A son speaks:
Do I have the choice of sitting back and letting someone else worry about the next meal on the table? Do I have the choice of not being the head of the family?
Do I have the choice of not performing my filial duties as the eldest born?
Am I bound to care for my younger siblings, see that my sisters are married and my brothers educated and settled in white-collar jobs? Am I supposed to see to it that my children are provided for, a house, an education, a future?
So what if I am the chosen progeny? Am I supposed to be "duty bound"?
Do I have to subjugate my independence to "Son, you must. It is expected of you, so are you supposed to"? These doctrines tie my spirit from taking wings.
Can I not say, "I am not responsible for you, my brothers, my sisters, my wife, my children, each to his own and as one is destined to?" You make or break your own destiny. Am I being fatalistic, nihilistic when I voice these views?
There are questions that I must ask myself. I am in a pre-destined position-the eldest born and that too, a son. The one who carries my father's name forward, the future scion of the family. A veritable don! Am I prepared to give up these privileges?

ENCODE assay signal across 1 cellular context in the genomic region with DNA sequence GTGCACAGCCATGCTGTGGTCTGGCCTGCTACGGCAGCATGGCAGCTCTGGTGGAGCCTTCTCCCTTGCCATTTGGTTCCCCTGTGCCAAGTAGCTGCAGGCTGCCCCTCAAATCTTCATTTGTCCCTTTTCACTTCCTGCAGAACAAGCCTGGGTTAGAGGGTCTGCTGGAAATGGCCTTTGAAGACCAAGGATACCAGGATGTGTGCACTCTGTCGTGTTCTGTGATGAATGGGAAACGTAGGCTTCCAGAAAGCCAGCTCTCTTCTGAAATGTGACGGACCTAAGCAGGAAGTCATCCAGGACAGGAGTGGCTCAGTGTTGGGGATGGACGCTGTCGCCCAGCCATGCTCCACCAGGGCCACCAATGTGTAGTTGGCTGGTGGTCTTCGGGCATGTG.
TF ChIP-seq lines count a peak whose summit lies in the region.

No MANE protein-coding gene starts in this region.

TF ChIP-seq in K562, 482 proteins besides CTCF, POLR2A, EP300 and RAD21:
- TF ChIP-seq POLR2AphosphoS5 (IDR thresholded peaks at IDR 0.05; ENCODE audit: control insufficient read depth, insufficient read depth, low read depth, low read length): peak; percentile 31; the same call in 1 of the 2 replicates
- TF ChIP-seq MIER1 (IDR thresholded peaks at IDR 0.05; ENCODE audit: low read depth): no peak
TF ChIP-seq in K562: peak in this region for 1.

If not, then why this quandary?
In retrospect: an answer from a daughter
To each his own dear brothers, father, son, and husband. If it was not so by what is demanded of us, am I to be kept the last to eat from the family plate, while my dear mother, feeds you with the choicest fare?
Am I to be sent to the government vidyalaya, while you put on a tie, slick your hair with the oil from the household press, and are accompanied proudly by my father to the "English Boarding School"?
Tutored by the best English-speaking ladies from Darjeeling, while I languish in the corner, trying to interpret, trying to glean "pearls of wisdom" that are "pearls before a sow" to your nonchalant ears.
Am I, too, to be married off to a man, my father's peer, then sold to the helicopter lady from Bombay, flashing her jewels and promising a 25 percent on the deal that you make on me? Am I not the source, the shakti spirit from whence you were born, but am I to cast aside, a masomat widow. No land to my name, no place in society, not even considered as a community member, dejected and degraded.
Am I, too, to be demeaned, called witch, sorceress, fed the basest and plagued by the likes of you my dear brother, father, son and husband. All in the name of being a woman. How then should I console myself?